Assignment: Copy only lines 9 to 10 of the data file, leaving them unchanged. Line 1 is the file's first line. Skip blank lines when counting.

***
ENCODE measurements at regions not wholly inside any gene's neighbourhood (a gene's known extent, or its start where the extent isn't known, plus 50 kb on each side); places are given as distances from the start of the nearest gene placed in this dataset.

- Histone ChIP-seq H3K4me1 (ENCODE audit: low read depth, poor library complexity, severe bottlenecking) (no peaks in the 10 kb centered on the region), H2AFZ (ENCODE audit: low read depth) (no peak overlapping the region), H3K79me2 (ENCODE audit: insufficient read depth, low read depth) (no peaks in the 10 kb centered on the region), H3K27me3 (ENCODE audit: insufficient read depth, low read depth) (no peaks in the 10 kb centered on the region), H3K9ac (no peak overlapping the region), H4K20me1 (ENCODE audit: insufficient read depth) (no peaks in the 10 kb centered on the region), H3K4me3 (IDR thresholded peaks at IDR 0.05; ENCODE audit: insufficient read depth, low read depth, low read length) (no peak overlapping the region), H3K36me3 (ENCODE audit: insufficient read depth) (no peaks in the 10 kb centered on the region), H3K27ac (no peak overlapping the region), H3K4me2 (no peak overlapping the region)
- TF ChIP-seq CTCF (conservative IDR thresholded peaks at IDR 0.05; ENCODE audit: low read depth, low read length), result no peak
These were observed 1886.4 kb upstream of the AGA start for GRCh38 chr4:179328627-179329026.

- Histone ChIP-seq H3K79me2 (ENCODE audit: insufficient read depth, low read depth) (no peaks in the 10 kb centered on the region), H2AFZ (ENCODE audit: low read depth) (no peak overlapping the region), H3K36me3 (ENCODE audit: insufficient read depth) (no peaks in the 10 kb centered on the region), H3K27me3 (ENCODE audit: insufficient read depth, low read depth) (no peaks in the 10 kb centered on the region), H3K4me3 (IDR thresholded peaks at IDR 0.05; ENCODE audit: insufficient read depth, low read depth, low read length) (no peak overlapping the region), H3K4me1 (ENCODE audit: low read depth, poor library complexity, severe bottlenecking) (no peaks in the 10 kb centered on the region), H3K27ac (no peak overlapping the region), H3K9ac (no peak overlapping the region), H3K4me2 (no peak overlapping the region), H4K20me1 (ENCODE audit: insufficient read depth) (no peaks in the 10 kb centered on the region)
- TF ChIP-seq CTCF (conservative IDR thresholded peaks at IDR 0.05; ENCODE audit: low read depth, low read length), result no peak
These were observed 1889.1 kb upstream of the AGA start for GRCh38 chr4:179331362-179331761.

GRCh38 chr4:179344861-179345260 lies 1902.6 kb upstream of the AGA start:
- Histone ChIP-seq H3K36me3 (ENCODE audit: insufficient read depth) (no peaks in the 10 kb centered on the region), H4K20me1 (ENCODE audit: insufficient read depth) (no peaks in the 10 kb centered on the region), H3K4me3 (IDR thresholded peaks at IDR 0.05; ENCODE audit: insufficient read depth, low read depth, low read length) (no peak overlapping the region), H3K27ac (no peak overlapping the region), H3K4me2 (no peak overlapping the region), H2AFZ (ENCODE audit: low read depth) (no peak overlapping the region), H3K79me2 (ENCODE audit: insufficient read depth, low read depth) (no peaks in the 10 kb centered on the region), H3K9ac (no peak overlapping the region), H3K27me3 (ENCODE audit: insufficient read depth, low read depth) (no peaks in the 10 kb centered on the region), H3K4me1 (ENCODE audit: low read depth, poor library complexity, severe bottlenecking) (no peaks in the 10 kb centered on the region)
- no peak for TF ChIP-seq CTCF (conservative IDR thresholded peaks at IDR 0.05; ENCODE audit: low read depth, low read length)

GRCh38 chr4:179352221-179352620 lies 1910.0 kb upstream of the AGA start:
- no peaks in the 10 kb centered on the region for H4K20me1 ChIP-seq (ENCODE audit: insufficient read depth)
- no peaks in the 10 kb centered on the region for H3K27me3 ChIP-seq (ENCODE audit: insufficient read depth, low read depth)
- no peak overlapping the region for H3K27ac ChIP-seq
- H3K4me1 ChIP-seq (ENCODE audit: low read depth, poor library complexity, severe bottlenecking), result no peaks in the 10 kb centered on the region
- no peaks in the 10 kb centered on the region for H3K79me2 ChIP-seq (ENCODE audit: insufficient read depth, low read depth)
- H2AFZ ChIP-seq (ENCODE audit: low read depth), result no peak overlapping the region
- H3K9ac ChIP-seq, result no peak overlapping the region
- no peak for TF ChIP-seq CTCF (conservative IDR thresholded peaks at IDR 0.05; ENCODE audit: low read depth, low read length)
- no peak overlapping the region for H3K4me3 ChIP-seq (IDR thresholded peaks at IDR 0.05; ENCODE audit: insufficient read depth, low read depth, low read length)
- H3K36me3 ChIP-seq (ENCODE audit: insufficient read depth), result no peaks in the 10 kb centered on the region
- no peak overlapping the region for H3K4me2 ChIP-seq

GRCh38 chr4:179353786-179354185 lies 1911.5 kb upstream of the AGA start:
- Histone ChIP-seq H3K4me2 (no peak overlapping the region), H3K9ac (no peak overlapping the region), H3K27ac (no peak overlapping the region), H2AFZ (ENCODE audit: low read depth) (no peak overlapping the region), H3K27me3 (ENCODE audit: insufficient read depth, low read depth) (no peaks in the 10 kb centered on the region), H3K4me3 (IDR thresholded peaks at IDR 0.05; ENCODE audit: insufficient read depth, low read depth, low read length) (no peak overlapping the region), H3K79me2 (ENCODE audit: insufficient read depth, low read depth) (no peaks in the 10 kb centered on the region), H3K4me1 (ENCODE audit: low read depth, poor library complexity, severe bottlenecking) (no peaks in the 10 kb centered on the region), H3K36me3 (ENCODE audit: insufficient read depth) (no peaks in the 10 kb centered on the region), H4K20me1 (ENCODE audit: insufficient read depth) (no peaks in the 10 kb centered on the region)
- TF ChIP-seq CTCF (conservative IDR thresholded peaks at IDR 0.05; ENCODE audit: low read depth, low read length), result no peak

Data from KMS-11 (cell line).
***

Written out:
- Histone ChIP-seq H3K36me3 (ENCODE audit: insufficient read depth) (no peaks in the 10 kb centered on the region), H4K20me1 (ENCODE audit: insufficient read depth) (no peaks in the 10 kb centered on the region), H3K4me3 (IDR thresholded peaks at IDR 0.05; ENCODE audit: insufficient read depth, low read depth, low read length) (no peak overlapping the region), H3K27ac (no peak overlapping the region), H3K4me2 (no peak overlapping the region), H2AFZ (ENCODE audit: low read depth) (no peak overlapping the region), H3K79me2 (ENCODE audit: insufficient read depth, low read depth) (no peaks in the 10 kb centered on the region), H3K9ac (no peak overlapping the region), H3K27me3 (ENCODE audit: insufficient read depth, low read depth) (no peaks in the 10 kb centered on the region), H3K4me1 (ENCODE audit: low read depth, poor library complexity, severe bottlenecking) (no peaks in the 10 kb centered on the region)
- no peak for TF ChIP-seq CTCF (conservative IDR thresholded peaks at IDR 0.05; ENCODE audit: low read depth, low read length)